But one never truly escapes for long when the world is watching. It seemed as if everyone around me knew I hadn’t been born either. Kids at school were always teasing me because I looked nothing like the polka dot lady. When I asked my mother why I didn’t look like her, she took my arm and made me stand close to her as we looked into the long circular mirror that hang on the wall of our dining room. The images reflected back to me were foreign and expressedly different, but she insisted that we were the same complexion and had similar features. I so wanted to believe her. She was so impassioned in her speech that I’m sure she wanted it to be true as well. I cried that night because I felt like I’d never know the truth about how I came to be. I loved my mother, but I knew her insistences were lies. Even if they were well intentioned.
My official induction into the unborn society came one day when my mom gave me a packet of papers. Before my eyes was a world of words that were stripped of meaning. It was my adoption history with all of the identifying information cut out. Paragraphs with dates and notes by social workers became a blur. The words to me meant nothing and proved nothing. They were meaningless without the people, memories and stories to make them real. Even to this day the birth certificate that I have is fake. But my connection to life was REALized when I searched for and found my biological mother 11-years- ago. Today I’m proud to say that I now hold the title of Birth Girl, but I will always be partial to extraterrestrial beings. Na-Nu Na-Nu! Good Night.
After I was done, I received my applause and went back to the greenroom and was met with smiles and support from the other writers and enjoyed the rest of the show. It was a wonderful night of story-telling and I was also able to make some good connections with other writers and bloggers.
All in a days work for a budding novelist in New York City.
© 2011 – 2014, TamekaMullins. All rights reserved.
This work is licensed under a Creative Commons Attribution-NonCommercial-NoDerivatives 4.0 International License.
Wow. I don’t mean to start out with such a cliche of a word but, seriously I am in awe. Not just of the backstory but, how you wrote it, how you handled it and how you lived it and still do. Congrats…. what a truly outstanding moment for you.
Thanks Jenni! To paraphrase an old gospel tune, sometimes I look back and wonder, how I got over. But that song probably rings true for most of us. We all have a cross to bear and I’m learning that it’s how we manage the weight that matters. Thanks for reading my story!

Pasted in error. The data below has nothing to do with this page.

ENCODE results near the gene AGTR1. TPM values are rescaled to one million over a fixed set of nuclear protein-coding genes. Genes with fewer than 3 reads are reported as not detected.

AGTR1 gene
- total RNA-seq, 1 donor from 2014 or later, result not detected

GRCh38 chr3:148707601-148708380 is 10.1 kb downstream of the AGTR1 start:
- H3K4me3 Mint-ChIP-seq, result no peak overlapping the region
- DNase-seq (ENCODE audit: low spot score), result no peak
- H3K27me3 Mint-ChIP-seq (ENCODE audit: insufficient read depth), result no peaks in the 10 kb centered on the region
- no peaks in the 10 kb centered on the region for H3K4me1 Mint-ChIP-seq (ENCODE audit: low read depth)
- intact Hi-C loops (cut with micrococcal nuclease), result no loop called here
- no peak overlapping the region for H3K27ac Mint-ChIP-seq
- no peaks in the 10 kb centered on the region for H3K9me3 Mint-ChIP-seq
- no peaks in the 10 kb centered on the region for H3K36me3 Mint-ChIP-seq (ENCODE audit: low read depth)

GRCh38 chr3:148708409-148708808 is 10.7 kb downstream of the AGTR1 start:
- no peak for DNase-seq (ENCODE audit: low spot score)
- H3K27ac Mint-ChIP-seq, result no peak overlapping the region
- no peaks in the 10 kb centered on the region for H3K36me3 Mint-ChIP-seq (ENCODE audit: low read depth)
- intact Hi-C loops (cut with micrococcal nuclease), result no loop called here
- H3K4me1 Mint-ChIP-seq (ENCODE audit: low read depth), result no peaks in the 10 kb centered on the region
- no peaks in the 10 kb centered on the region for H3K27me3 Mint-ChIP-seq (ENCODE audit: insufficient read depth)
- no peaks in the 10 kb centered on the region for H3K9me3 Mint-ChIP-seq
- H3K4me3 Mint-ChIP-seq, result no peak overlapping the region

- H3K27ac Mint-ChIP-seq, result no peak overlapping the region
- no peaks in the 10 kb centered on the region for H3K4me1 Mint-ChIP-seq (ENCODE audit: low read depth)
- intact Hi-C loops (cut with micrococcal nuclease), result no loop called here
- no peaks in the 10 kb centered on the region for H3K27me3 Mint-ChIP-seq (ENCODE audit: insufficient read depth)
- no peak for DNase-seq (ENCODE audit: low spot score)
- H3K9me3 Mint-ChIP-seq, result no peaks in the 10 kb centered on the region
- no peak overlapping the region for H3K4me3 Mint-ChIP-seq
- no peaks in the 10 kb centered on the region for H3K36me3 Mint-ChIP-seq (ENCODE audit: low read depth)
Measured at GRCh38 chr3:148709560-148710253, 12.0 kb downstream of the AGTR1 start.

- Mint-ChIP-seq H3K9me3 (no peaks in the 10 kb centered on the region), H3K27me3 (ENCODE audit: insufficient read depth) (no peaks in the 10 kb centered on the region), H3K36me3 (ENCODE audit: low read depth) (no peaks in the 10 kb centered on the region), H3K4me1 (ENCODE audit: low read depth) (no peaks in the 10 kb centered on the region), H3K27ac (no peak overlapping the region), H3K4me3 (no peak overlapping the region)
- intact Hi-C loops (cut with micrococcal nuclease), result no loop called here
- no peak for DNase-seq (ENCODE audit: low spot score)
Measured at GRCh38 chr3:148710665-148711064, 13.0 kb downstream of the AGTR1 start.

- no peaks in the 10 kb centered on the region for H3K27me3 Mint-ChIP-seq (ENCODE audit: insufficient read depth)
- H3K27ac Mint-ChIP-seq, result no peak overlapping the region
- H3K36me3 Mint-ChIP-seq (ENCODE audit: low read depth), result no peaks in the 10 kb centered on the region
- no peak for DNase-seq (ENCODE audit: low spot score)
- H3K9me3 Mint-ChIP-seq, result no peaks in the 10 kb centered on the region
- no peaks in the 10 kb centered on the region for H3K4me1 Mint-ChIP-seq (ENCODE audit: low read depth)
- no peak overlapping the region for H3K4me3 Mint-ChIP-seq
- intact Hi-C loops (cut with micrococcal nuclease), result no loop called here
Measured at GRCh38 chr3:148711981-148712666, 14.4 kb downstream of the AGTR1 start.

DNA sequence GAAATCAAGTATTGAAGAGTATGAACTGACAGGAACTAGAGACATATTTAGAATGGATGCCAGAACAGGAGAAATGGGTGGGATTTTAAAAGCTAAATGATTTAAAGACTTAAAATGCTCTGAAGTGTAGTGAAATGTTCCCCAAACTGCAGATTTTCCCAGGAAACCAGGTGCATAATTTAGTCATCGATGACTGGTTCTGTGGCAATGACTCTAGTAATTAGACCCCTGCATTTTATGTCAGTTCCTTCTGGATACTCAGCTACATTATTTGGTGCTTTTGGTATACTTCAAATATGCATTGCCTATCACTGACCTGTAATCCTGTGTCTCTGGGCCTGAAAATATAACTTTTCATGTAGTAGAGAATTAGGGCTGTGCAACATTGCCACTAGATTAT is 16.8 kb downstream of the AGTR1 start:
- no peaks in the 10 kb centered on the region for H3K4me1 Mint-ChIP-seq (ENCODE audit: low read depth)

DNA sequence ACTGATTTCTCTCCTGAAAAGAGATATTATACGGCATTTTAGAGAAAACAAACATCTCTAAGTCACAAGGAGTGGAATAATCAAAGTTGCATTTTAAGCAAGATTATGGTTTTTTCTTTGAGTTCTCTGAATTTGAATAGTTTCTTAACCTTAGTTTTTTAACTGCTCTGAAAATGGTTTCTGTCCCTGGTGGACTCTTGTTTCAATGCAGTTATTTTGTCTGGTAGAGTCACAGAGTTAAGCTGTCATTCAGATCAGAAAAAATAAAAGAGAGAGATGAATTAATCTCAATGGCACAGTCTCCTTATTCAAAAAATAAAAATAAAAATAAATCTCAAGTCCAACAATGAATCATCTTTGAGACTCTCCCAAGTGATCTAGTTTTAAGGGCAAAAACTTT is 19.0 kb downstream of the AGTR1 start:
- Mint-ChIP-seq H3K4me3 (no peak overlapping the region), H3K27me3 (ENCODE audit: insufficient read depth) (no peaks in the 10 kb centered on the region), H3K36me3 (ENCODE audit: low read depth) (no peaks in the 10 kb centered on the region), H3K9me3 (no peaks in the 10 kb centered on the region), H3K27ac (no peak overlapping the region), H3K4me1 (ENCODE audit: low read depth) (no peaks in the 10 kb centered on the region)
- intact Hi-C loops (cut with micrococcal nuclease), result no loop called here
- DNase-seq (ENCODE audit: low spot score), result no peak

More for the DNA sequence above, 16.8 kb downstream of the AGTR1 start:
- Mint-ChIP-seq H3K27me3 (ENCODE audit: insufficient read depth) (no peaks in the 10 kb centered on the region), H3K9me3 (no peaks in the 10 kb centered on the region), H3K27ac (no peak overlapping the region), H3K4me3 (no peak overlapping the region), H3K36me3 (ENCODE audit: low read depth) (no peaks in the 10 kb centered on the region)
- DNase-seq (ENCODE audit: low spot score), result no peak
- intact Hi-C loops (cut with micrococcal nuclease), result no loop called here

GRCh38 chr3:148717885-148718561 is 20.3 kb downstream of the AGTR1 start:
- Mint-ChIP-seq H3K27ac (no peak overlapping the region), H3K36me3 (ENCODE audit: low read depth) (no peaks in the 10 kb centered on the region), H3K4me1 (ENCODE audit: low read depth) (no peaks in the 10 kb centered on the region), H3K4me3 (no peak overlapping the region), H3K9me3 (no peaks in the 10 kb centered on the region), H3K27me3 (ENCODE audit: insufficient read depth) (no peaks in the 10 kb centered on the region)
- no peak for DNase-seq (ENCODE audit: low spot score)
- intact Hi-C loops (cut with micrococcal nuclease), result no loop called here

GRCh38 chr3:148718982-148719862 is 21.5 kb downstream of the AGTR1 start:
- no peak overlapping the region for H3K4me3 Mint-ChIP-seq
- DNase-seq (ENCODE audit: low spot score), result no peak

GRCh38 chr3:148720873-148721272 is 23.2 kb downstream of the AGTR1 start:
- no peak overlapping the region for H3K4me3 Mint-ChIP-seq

Congratulation Tameka. You are truly a great writer. Despite being unborn and extraterrestrial you have turned out to be one well grounded person with courage, honor and integrity.
Thanks so much Rimly! That means a lot coming from such a wonderful writer as yourself! I’m honored that you see me in that light. 🙂
Tameka…it really moves you when you read it…very nicely done.
Thanks so much Lippi1! I appreciate you for stopping by!
I am blown away, Tameka. Your backstory, especially your insights from the eyes of a child, is both heartbreaking and inspirational. But your six words, even without it, just hit me square in the face. It’s no wonder you won. I love your spirit, keep writing, girl. The world needs to hear you.
Hi Sweepy! Actually winning this contest made me go back to those moments and retrace my steps. As children we often put away episodes and feelings in order to cope. Remembering and processing helps to promote the healing. Writing is often my salvation. Your words mean a lot. Thanks so much! 🙂
first of all congratulations to you Tameka for wining that competition….
Secondly the moment i read the six word line… I was like…. Ohhh the intense pain, so poignant but very intelligently expressed in such little words… hats off !!
Thank you kindly Jyoti! It was a wonderful win and a great experience. Any opportunity to express myself through writing and performing is a thrill. I hope all of your projects are going well. Have a fantastic day!